Four years before Merton’s untimely death, in a letter he wrote:
“I have no hesitation in saying that the “Buddhist” view of reality and life
is one which I find extremely practical and acceptable, and, indeed, I think
it is one of the very great contributions to the universal spiritual heritage
of man. It is by no means foreign or hostile to the spirit of Christianity,
provided that the Christian outlook does not become bogged down in a
slough of pseudo-objective formalities, as I am afraid it sometimes tends
to do.” William Shannon (ed.), Thomas Merton Witness to Freedom (New
York: Farrar, Straus, Giroux, 1994) pp. 167-168.
In his last talk on the day he died, Merton intimated a certain wariness of traditional religious structures. “The time for relying on structures has disappeared,” he said. (AJ 338) In that same talk, he repeated the words of a Tibetan abbot of a disbanded monastery, saying, “from now on, Brother, everybody stands on his own two feet.” (AJ 338)
Many have speculated about what Merton might have done had he lived longer. One thing seems evident. While taken up with his experiences among Buddhists, Merton was clearly heartened by his faith in Christ and the Divine Indwelling. In another letter he writes, “in my contacts with these new friends I also feel consolation in my faith in Christ and His indwelling presence. I hope and believe He may be present in the hearts of all of us.” (AJ 325)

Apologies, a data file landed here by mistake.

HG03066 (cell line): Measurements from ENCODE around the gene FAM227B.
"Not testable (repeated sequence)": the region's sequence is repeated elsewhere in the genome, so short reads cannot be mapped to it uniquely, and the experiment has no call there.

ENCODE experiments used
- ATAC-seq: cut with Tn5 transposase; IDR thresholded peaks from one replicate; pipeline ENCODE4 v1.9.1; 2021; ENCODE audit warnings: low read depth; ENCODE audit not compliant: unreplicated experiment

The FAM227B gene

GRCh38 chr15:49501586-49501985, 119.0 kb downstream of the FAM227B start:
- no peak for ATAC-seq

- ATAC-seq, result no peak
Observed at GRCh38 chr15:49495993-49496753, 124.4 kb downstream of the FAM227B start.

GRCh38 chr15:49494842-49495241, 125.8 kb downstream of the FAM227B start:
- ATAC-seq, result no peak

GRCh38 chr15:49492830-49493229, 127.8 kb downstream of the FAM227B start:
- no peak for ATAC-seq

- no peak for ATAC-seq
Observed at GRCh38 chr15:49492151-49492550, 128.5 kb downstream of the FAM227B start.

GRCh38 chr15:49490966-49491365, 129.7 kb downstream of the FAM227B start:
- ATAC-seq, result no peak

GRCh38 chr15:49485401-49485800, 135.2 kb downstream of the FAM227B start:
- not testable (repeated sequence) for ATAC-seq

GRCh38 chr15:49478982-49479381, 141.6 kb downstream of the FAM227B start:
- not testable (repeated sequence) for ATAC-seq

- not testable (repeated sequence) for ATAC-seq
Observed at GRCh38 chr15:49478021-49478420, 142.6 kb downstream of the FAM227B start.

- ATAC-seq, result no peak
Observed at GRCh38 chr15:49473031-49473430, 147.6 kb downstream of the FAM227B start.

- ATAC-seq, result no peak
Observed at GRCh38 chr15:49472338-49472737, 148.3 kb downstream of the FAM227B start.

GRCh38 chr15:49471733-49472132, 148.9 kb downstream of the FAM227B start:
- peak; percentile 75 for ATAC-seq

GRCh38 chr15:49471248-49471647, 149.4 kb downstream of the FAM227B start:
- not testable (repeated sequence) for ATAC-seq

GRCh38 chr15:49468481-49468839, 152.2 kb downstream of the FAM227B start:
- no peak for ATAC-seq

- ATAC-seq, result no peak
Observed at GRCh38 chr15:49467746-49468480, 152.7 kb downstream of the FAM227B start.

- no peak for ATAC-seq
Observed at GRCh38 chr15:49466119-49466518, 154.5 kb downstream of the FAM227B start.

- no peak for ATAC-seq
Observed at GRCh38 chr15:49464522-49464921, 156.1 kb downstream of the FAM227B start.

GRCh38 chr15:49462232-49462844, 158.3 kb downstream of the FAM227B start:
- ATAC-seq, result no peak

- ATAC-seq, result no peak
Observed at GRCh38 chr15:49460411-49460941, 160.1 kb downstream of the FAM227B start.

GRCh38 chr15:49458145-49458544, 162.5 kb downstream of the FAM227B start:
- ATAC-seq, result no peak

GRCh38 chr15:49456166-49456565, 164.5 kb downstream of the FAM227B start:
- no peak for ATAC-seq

Merton found Zen very helpful to express interior life and spiritual development. Zen’s direct experience gives access to ultimate meaning in concrete ways and its lexicon conveys these insights within tangible everyday living. This had great appeal for Merton. Unmediated Zen experience and its language communicate a fondness for ordinary life. For Merton, this revitalized the spiritual life in a way that doctrine and systematic theology couldn’t.
Thomas Merton applied what he learned from Buddhists. He found Buddhism psychologically penetrating and instructive in spiritual development. Merton incorporated Zen methods such as sitting meditation in his practice. He welcomed Zen techniques and intuitions which rearrange perspectives with acute freshness.
Zen’s purity and simplicity was especially attractive to Merton. These attributes countered Western materialism, reliance on technology, and acquisitive mentality. Merton was more and more engaged in the natural world, especially in his later years at his hermitage where he was captivated by the woods, the birds, and animals. Zen instilled a contemplative attitude toward the natural world Merton deeply valued.